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Sonny Terry & Brownie McGhee – Live At The New Penelope Cafe (1967)

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Sonny Terry & Brownie McGhee – Live At The New Penelope Cafe (1967)

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1 Hooray Hooray (These Women Is Killing Me) 	Kirkland, Terry 	4:41
2 Cornbread, Peas and Black Molasses 	McGhee, Terry 	4:58
3 Sportin' Life 	Terry 	4:49
4 Come on, If You're Coming 	McGhee, Terry 	5:33
5 Blues Medley: Next Time You See Me/In the Evening/Key to the Highway 	Forest , Harvey 	9:53
6 Easy Rider 	McGhee, Terry 	3:15			play
7 Pack It Up and Go 	McGhee 	2:57
8 Hootin' the Blues 	Terry 	5:47			        play
9 Under Your Hood 	Dupree 	4:30
10 Walkin' My Blues Away 	McGhee, Terry 	6:53

Brownie McGhee 	Guitar (Acoustic), Vocals
Sonny Terry 		Harmonica, Vocals

Recorded In Montreal, Canada, on February 7, 1967

 

It sometimes seems like there are about 90 live albums by Sonny Terry and Brownie McGhee, all from the 1960s. This one, taped at a show in Montreal in 1967, stands out from the rest because the duo are in unusually lively form, and its having been recorded in a more raw than usual manner. As with other releases in this Canadian-taped series by Michael Nerenberg, it's possible that the duo weren't even thinking about the fact that they were being recorded, and so were less stiff and formal than they could sometimes sound playing in front of white collegiate audiences. The result is a record a bit louder and noisier, but also more exciting than most of their other live albums -- the voices mesh together a bit rougher and more honestly than they do on some of their other live releases. The sound is clean mono, with the audience present but not overly obtrusive, and the repertory includes "Cornbread, Peas and Black Molasses," "Sportin' Life," "Easy Rider," "Pack It Up and Go," "Hooray Hooray (These Women Is Killing Me)," Champion Jack Dupree's "Under Your Hood," and a medley of stuff like the Broonzy/Segar "Key to the Highway" and Leroy Carr's "In the Evening." ---Bruce Eder, allmusic.com

 

From 1939 to their break-up as a duo nearly forty years later, Sonny Terry and Brownie McGhee were quintessential American bluesmen, widely known and instantly recognizable. They were the oddest couple of the blues with contrasting styles and personalities. Their continuous onstage bickering was not staged, rather completely real and spontaneous. Their differences and competitiveness brought out the best in each man, and, at the same time, kept their artistic integrity as individuals. Unfortunately though, these contrasts eventually led to the duo's final split in the mid-1970s. Sonny was born Saunders Terrell in Greensboro, North Carolina in 1911. His father was a folk-styled harmonica player, but blues wasn't part of his repertoire. Nearly blind since childhood (he lost sight in one eye when he was five, and in the other at eighteen), Sonny had always played music on street corners or anywhere his harmonicas could take him. In 1937 he entered a recording studio for the first time with Piedmont pioneer, the legendary guitar player Blind Boy Fuller. Sonny was one-of-a-kind and his timing was perfect; in the Delta blues idiom, he established the criteria by which country blues harp players were to be measured by. His typical Southeastern "whooping style" had the power to fill with harmonics the space between his voice and the instrument; his moans and hollers were truly authentic field blues ‘grace-notes,’ found only in some of the most isolated rural areas of America. Even in his early days, through many original, memorable performances, Sonny Terry proved to be a sensational blues interpreter. One of those is Sonny's solo Mountain Blues from the 1938 Spirituals To Swing concert, probably one of his finest recordings sung completely in falsetto. Fuller died in 1939 and the same year, Sonny timely met his blues soul mate, Brownie McGhee. Walter "Brownie" McGhee, born in 1914 in Knoxville, Tennessee, came from a musical family. His style was unique, fusing together various influences; his guitar arrangements were jazzy in their harmonic and rhythmic convolution, still managing to hold on to the most traditional of blues.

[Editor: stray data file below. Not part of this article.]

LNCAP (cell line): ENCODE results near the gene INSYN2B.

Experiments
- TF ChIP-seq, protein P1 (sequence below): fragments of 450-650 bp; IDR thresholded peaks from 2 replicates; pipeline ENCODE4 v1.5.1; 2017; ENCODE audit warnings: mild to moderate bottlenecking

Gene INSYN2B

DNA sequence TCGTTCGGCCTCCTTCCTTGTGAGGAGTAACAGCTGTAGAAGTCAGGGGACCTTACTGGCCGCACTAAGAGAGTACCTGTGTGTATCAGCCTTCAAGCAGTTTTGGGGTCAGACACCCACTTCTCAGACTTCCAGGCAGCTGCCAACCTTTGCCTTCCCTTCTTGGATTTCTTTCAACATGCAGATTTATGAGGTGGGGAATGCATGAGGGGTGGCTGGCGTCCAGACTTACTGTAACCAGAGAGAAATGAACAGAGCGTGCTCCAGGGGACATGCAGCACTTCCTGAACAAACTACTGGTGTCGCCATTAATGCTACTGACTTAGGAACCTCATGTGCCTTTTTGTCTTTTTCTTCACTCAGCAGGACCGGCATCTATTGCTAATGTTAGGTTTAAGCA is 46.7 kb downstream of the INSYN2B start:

The Sonny and Brownie duo was quick to gain popularity with both audiences and their fellow blues and folk artists; most blues musicians of their time never crossed local fences. Few of their contemporaries even had access to recording studios, notable exceptions being Leadbelly, Woody Guthrie, and Rev. Gary Davis. Even fewer bluesmen got to the level of exposure that Sonny and Brownie enjoyed. They appeared separately and together in several movies, shows and Broadway productions. However, it was their performances as a duo that made them famous; the folk boom of the late '50s and early '60s was their golden moment. The hard work of perpetual touring and recording stretched for another decade or so, when, older, tired and less tolerant, Sonny and Brownie could no longer bear their antagonism toward each other. Their legacy, however, is secure, and their importance in blues history is undeniable.

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Last Updated (Wednesday, 03 July 2013 13:51)

 

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